Getting a Hong Kong investment visa approval is one of the hardest single challenges when dealing with the Hong Kong Immigration Department.
The approvability test of substantial contribution to the economy of Hong Kong is somewhat nebulous and the immigration Department website is not especially forthcoming as to what they are actually looking for in their requests for information and documentation.
It can all appear to be a bit of a black box, when all is said and done.
However, the application process itself is fairly predictable so I thought there would be value for me to set out the type of experience you can expect as your investment visa application unfolds.
Once you have filed your application, you can expect to receive an official receipt with your file reference number within about 10 days of your first submission.
Then you will wait for up to 3 to 4 weeks, typically, until the HKID come back to you, usually by fax, but sometimes by email, with their first request for further and better particulars.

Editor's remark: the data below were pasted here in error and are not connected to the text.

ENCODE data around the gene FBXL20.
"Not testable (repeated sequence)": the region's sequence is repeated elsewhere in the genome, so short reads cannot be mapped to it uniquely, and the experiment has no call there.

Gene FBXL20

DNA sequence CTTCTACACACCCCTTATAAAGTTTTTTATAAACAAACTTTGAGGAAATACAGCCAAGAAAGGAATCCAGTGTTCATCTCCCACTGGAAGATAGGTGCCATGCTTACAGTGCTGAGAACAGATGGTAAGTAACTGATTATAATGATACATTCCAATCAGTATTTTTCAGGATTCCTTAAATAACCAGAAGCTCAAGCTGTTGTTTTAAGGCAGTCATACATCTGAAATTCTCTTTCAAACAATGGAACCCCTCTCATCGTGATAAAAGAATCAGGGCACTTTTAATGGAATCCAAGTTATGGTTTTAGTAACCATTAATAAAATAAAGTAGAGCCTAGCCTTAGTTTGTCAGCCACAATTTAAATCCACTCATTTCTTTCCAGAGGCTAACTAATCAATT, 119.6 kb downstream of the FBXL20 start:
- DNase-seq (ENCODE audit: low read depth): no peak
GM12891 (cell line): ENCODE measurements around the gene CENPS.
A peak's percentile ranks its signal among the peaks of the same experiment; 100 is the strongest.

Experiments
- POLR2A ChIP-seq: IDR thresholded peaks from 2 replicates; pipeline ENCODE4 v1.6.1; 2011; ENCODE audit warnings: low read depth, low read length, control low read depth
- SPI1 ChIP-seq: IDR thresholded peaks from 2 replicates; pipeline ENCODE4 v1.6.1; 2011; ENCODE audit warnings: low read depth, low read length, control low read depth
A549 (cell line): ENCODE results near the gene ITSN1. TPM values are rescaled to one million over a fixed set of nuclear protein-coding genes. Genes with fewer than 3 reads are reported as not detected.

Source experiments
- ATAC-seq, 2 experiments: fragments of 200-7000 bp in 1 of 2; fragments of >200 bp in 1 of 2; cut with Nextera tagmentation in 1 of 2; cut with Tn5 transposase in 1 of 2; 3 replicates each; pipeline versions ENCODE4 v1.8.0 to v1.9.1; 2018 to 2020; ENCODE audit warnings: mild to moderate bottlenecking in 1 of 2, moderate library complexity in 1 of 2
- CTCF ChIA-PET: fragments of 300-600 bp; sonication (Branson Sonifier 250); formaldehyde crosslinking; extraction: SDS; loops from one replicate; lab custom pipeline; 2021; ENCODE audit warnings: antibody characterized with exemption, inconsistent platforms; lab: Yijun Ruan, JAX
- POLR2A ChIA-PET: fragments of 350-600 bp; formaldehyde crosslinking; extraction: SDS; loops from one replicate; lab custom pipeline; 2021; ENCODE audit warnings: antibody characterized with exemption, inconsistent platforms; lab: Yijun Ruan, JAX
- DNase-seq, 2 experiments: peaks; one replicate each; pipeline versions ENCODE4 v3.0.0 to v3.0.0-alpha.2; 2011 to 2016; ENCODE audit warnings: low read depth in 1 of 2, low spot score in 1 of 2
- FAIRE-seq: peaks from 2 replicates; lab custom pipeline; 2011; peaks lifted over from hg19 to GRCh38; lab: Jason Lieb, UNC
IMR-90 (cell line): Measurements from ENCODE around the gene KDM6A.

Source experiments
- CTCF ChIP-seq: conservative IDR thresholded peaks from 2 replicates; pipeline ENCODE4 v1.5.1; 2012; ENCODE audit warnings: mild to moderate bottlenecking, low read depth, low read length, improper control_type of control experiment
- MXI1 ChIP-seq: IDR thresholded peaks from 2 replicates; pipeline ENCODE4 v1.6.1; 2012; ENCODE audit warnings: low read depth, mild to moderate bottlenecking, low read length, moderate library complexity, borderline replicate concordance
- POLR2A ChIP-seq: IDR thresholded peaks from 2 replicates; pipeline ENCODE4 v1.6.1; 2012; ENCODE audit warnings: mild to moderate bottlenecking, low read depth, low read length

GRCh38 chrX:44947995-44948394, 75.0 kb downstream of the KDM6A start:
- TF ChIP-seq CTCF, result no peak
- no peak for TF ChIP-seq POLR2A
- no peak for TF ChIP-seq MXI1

This request often contains a ‘laundry list’ of requirements which the Immigration Department need to have material and information on so that they can give due and full effect to your application – and they typically give you 3 weeks in which to comply.
If you need more than these 3 weeks, you can fax the Officer tasked with your file on the fax number included on their first request letter, and they are usually amenable to allowing up to a further 4 weeks to submit the documents and information they are seeking.
Once you have complied with their first request for further and better particulars you may or may not receive a second request, usually within the next 2-3 weeks.
If no further request is received in that time, you can assume that the Hong Kong ID have gone into the ‘4 weeks zone’, meaning that the four weeks they cite as being needed to give full consideration to your application, has now commenced and at sometime during the course of the next month you can expect to receive the application outcome.
If you’re approved, arrangements have to be made to collect your new visa label (or have it sent on to you overseas).
If you’re denied, then you’re back to square one and you need to reconsider your plans for your new business in Hong Kong.
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